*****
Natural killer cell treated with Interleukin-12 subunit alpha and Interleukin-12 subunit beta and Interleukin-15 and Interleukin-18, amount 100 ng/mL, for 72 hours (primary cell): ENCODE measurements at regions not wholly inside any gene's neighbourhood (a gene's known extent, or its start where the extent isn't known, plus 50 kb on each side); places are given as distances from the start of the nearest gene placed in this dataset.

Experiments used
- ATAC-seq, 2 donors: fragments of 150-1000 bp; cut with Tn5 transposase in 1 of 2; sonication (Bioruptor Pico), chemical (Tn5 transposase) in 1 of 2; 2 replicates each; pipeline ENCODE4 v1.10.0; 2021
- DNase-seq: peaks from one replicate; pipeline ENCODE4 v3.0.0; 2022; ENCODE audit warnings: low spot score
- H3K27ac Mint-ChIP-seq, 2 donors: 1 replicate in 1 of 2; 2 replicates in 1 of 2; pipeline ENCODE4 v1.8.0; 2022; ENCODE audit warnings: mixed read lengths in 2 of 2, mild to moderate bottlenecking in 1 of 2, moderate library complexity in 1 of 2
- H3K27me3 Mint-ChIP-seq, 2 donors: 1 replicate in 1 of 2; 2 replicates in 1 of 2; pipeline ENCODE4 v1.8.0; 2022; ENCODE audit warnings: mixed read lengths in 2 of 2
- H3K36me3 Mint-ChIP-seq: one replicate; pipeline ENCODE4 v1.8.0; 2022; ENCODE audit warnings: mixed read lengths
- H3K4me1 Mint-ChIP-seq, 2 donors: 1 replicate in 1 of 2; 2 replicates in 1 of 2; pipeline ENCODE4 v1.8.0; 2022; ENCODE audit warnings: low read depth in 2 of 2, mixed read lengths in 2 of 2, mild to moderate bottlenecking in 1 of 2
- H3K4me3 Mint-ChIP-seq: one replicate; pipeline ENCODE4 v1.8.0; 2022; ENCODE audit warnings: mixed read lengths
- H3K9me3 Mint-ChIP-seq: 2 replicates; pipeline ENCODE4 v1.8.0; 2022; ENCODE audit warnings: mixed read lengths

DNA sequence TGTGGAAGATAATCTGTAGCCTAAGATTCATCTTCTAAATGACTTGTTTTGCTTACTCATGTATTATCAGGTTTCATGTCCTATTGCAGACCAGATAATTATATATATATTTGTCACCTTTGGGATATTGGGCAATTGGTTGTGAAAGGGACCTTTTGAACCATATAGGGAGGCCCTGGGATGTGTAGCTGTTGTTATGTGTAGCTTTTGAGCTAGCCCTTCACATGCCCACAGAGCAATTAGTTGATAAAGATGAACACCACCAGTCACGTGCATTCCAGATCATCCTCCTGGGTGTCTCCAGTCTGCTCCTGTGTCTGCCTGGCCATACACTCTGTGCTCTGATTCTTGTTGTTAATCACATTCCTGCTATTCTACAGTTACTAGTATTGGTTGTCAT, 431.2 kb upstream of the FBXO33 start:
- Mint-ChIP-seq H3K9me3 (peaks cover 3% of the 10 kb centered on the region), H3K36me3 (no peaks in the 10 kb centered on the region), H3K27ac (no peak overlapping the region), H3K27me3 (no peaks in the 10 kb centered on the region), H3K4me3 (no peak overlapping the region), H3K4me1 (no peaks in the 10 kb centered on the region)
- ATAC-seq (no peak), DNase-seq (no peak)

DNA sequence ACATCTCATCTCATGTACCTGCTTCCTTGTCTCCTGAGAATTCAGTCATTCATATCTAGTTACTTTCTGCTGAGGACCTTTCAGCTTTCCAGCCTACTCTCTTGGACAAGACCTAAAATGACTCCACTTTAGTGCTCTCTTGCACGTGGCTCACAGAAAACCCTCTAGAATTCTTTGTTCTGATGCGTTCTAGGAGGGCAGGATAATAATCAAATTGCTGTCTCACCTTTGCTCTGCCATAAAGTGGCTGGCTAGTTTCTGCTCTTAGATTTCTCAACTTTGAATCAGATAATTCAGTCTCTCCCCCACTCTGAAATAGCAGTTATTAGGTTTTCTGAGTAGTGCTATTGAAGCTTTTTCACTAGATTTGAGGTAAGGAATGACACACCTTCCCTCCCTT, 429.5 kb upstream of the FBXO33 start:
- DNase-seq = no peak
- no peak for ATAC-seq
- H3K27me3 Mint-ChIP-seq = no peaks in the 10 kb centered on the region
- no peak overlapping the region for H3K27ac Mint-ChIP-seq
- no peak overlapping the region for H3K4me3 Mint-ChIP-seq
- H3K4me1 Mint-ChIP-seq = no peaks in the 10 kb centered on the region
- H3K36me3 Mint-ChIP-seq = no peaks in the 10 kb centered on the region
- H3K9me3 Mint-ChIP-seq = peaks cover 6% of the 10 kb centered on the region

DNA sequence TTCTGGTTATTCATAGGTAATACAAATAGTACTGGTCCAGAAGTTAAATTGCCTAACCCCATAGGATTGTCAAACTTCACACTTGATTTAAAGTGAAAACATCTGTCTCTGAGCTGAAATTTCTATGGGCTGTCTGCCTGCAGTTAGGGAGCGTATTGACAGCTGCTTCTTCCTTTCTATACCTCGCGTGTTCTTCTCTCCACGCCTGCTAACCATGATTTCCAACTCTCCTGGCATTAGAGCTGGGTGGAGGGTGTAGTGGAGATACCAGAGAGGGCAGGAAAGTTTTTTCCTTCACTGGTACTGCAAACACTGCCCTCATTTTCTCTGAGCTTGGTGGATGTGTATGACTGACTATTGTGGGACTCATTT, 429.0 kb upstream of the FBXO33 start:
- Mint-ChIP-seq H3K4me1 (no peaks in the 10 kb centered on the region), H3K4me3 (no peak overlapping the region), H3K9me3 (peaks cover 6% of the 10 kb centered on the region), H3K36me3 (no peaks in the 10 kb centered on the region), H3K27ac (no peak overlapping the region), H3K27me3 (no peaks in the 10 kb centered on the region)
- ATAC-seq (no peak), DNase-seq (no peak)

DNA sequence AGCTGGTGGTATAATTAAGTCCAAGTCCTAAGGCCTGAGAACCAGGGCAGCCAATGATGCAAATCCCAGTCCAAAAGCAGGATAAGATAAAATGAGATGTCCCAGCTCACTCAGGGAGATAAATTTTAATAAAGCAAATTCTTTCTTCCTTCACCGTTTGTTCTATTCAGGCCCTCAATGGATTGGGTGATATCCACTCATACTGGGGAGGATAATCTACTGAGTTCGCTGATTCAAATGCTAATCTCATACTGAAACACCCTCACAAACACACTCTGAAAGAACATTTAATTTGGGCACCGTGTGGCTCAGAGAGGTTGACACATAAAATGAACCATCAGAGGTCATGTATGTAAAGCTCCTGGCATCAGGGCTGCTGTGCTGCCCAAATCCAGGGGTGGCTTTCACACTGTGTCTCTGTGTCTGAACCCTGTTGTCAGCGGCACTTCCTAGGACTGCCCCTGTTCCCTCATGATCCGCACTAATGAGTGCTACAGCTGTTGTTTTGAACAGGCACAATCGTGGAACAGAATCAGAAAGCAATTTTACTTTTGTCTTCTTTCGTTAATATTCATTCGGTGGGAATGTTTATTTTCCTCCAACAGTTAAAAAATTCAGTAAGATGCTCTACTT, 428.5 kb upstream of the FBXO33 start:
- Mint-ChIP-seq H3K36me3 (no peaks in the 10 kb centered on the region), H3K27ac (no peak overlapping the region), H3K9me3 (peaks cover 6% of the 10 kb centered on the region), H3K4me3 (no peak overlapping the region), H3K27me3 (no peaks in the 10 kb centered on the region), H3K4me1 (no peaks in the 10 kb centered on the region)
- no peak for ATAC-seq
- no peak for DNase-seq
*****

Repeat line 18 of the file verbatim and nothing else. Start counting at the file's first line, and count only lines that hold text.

- no peak overlapping the region for H3K27ac Mint-ChIP-seq